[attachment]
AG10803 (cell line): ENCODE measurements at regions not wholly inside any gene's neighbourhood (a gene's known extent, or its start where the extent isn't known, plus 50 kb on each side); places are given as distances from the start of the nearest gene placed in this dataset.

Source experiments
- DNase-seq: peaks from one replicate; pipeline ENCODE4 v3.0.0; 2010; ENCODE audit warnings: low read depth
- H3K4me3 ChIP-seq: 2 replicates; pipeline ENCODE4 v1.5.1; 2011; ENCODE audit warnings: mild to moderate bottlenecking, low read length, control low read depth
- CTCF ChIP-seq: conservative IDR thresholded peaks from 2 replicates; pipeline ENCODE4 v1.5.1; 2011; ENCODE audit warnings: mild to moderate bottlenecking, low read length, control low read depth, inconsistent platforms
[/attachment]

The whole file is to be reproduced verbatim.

AG10803 (cell line): ENCODE measurements at regions not wholly inside any gene's neighbourhood (a gene's known extent, or its start where the extent isn't known, plus 50 kb on each side); places are given as distances from the start of the nearest gene placed in this dataset.

Source experiments
- DNase-seq: peaks from one replicate; pipeline ENCODE4 v3.0.0; 2010; ENCODE audit warnings: low read depth
- H3K4me3 ChIP-seq: 2 replicates; pipeline ENCODE4 v1.5.1; 2011; ENCODE audit warnings: mild to moderate bottlenecking, low read length, control low read depth
- CTCF ChIP-seq: conservative IDR thresholded peaks from 2 replicates; pipeline ENCODE4 v1.5.1; 2011; ENCODE audit warnings: mild to moderate bottlenecking, low read length, control low read depth, inconsistent platforms